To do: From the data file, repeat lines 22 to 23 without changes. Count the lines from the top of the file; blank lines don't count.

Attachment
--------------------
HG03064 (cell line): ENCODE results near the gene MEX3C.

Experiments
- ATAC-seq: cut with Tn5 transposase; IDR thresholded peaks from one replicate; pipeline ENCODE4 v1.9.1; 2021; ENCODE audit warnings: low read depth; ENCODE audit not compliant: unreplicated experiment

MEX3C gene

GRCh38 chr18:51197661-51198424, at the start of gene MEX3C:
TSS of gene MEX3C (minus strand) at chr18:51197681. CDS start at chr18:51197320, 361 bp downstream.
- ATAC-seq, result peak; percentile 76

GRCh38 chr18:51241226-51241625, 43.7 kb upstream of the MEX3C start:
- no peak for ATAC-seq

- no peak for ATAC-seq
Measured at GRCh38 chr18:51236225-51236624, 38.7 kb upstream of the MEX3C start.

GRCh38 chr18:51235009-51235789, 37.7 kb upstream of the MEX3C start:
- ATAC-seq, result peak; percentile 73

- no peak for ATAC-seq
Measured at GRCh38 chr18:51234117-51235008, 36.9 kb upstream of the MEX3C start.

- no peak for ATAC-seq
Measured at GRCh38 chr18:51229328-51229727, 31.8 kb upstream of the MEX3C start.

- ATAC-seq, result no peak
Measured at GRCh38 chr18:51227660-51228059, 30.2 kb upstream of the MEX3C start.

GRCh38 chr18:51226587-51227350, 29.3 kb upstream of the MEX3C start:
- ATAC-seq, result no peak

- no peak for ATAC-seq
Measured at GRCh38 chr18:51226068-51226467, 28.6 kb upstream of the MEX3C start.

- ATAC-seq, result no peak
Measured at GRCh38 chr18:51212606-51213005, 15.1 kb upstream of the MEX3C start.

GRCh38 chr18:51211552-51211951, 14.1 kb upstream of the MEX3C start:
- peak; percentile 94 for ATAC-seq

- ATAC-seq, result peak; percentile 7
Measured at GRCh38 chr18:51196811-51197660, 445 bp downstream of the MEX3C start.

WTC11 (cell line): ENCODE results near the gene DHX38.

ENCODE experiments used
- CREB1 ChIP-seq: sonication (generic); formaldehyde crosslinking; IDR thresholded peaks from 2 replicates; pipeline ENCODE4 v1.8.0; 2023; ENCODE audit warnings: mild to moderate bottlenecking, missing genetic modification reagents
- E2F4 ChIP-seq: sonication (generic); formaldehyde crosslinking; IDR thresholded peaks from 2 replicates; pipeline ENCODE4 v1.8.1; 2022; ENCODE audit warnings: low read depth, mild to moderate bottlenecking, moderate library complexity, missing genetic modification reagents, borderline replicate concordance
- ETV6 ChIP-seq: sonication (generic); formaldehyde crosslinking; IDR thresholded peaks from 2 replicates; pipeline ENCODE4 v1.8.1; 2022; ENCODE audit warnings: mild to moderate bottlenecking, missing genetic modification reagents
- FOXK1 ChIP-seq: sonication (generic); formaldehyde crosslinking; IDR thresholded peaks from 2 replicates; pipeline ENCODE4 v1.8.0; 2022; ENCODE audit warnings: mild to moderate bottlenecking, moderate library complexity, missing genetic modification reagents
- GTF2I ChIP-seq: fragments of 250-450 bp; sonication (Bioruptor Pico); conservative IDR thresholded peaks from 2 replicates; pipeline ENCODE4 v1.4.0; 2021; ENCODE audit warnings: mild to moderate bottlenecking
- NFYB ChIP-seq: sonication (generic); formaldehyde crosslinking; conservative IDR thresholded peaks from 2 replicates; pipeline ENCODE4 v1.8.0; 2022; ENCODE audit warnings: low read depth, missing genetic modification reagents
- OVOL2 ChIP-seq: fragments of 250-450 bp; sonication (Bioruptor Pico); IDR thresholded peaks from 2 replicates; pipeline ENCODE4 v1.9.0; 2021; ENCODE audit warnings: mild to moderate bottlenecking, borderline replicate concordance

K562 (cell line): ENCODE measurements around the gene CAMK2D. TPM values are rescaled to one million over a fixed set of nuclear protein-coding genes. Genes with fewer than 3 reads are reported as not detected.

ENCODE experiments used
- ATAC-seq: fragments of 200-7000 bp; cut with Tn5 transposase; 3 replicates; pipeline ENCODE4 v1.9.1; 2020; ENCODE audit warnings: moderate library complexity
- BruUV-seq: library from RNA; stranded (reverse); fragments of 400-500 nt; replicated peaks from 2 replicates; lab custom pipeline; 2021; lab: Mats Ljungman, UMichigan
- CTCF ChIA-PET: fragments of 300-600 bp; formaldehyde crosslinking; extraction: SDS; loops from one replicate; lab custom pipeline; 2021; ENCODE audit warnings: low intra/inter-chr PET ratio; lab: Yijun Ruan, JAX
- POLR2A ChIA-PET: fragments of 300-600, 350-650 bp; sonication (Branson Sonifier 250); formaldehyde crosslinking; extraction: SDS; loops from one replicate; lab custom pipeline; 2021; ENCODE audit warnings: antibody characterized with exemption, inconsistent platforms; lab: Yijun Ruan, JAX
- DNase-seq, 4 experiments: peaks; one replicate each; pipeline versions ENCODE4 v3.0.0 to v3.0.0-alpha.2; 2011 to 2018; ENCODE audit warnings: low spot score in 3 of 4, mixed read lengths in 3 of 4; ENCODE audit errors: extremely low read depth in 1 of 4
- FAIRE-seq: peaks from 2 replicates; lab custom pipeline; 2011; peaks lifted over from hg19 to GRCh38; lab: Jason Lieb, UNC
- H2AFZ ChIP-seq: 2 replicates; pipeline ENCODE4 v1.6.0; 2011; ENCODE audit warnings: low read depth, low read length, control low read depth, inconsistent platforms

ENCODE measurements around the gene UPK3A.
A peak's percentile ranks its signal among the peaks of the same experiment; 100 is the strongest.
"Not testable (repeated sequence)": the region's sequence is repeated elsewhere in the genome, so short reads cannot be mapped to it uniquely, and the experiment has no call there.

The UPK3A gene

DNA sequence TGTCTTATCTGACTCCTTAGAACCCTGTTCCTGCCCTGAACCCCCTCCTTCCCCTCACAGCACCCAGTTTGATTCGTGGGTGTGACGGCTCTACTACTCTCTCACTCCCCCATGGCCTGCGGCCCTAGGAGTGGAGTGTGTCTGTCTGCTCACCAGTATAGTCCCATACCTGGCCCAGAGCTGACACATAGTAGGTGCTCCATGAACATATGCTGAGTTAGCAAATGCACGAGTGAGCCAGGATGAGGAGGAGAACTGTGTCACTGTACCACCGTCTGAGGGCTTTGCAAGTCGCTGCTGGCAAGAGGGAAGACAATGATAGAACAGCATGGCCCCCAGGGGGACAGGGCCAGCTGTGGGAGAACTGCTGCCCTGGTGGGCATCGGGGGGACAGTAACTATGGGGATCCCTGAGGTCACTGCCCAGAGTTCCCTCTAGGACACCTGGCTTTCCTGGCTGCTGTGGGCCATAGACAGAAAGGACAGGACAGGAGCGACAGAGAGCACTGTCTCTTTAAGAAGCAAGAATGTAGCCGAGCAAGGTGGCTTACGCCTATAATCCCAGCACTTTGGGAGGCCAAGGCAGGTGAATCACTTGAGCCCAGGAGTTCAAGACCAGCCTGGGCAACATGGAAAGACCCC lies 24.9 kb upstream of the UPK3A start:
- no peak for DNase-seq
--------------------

- no peak for ATAC-seq
Measured at GRCh38 chr18:51226068-51226467, 28.6 kb upstream of the MEX3C start.